The son of R. J. Ryle, M.D, of Brighton, John Ryle was educated at Brighton College and studied medicine at Guy’s Hospital. There, having won the Treasurer’s gold medal in 1912 and graduated as M.B, B.S, a year later, he was given the usual resident appointments. He joined the R.A.M.C. when war broke out and served in the rank of captain till 1919. On his return to civilian life, Ryle rapidly came to the fore as a consultant. Elected assistant physician and demonstrator of morbid anatomy at Guy’s in 1920, he made a name for himself as an eloquent, thorough teacher of clinical medicine and as an able, confident physician. His reputation, moreover, was based on sound scientific research on gastro-intestinal disorders and cardio-vascular disease, much of which was afterwards embodied in The Natural History of Disease (1936), and on his invention of "Ryle’s tube" for the collection of gastric samples. He was invited to give the Goulstonian Lectures (1925) and the Croonian Lectures (1939) before the Royal College of Physicians, of which he became a Censor, and to serve as Hunterian professor (1932) by the Royal College of Surgeons. He was chosen to be Physician to the Royal Household in 1932 and appointed Physician-Extraordinary to the King four years later. He was a member of the Medical Research Council from 1935 to 1939.
Ryle was in the midst of an eminently successful career as a London consultant when, in 1935, as if to escape the inexorable demands of his huge practice, he accepted the Regius chair of physic at Cambridge. His intellectual range, his preoccupation with social reform, seemed to qualify him for an academic post. But in fact he never came to terms with the University. He felt ill at ease in college life, and his schemes for stimulating research did not develop fully. The declaration of war in 1939 resolved the problem of his future. After wrestling with a conscience that had conceded the pacifist viewpoint, and in spite of poor health, he returned to labour at Guy’s and to act as a consultant adviser to the Ministry of Health. In 1941 he published a collection of essays on fear and pain and on life and death, under the title Fears may be Liars (1941). A year later he severed his connection with Cambridge.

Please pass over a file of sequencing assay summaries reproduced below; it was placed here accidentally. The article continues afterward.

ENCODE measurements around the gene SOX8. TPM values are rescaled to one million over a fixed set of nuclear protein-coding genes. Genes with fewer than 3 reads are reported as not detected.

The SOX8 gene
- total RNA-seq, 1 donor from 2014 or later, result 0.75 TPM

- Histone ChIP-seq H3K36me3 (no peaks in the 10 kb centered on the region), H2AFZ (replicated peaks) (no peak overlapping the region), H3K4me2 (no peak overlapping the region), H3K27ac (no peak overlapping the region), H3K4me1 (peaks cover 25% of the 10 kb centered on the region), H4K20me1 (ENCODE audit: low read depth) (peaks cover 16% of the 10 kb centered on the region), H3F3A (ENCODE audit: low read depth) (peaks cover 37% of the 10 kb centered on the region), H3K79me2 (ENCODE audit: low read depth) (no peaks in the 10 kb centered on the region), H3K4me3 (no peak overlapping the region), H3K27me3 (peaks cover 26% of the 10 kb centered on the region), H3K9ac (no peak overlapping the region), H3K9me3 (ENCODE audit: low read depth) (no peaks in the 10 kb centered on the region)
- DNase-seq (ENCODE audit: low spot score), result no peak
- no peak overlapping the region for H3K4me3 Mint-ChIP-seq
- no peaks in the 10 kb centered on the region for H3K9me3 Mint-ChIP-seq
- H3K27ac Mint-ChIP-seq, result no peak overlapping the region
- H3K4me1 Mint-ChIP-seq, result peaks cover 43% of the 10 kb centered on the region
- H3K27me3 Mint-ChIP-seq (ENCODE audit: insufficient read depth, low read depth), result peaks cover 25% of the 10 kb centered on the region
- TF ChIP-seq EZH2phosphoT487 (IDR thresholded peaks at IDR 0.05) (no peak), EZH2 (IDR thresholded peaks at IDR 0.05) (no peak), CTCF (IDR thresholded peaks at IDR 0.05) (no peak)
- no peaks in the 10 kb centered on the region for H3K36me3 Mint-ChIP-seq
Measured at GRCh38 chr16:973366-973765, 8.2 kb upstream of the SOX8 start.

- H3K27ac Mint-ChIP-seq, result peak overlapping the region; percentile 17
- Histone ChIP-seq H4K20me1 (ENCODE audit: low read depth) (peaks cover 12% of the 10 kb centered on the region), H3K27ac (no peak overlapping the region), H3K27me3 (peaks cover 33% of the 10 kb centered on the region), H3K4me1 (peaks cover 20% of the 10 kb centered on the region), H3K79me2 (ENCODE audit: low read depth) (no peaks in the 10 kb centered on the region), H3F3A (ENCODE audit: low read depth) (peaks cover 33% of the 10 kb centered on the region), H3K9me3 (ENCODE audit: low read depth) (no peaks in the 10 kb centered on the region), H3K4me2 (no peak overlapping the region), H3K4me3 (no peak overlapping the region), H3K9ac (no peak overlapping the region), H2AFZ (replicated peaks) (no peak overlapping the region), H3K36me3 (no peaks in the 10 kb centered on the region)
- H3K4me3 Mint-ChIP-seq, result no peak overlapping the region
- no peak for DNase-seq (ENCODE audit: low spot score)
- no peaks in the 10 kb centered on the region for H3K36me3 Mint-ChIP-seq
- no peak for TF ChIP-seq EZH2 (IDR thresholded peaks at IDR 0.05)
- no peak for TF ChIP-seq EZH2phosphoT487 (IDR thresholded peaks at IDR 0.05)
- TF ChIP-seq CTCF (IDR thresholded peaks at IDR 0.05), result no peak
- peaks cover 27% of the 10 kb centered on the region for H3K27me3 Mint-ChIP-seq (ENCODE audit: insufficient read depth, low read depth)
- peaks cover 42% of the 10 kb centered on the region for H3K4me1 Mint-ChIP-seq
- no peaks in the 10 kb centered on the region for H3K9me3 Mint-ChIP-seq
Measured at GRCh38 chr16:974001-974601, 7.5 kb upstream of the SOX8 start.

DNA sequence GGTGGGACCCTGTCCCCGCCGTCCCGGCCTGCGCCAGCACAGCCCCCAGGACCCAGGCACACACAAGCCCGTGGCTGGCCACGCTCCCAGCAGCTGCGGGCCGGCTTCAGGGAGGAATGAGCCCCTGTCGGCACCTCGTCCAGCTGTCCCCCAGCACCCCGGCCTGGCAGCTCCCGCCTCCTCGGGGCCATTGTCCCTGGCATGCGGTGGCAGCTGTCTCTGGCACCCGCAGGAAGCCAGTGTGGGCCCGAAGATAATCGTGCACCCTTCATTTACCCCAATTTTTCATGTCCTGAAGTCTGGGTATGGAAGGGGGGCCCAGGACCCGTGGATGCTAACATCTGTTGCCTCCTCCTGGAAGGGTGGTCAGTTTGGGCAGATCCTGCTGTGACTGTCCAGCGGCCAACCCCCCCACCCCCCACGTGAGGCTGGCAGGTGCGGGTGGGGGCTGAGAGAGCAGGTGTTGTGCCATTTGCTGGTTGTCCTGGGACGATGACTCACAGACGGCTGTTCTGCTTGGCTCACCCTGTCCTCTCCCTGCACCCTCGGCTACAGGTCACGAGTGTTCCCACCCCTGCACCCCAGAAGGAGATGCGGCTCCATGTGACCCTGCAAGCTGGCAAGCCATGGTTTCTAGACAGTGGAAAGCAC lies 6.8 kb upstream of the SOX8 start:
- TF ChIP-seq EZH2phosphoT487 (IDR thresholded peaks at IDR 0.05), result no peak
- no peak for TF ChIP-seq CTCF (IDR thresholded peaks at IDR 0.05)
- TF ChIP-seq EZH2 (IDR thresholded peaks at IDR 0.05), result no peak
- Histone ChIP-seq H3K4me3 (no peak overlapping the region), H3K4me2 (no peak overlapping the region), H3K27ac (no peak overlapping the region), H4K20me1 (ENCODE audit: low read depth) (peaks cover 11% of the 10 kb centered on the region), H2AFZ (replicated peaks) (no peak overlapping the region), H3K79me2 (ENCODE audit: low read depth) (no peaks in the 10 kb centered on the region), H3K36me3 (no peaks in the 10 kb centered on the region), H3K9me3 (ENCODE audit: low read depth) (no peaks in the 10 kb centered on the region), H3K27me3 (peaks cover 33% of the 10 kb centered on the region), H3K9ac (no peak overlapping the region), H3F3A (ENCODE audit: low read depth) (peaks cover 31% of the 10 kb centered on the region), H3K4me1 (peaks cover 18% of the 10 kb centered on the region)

The last period of his life began in 1943 when he was appointed as the first professor of social medicine at Oxford. Here he found wider scope for his idealism and threw himself into the task of studying the environmental factors in the production of disease. His views were expounded in lectures, published with the title of Changing Disciplines in 1948. For the sake of his cause he undertook world-wide travels, although his health grew worse. His influence on current and future thought was considerable, but his practical projects were only successful in part, for though he had sincerity, unselfishness, understanding, and humility, as well as charm, he also had some of the idealist’s limitations.
Ryle married in 1914 Miriam Power Scully and had two daughters and three sons. He died at his home in Sussex.
G H Brown
[Lancet, 1950; B.M.J., 1950; Oxford Medical School Gazette, 1950, ii, 84; Presidential Address to R.C.P., 1950, 11]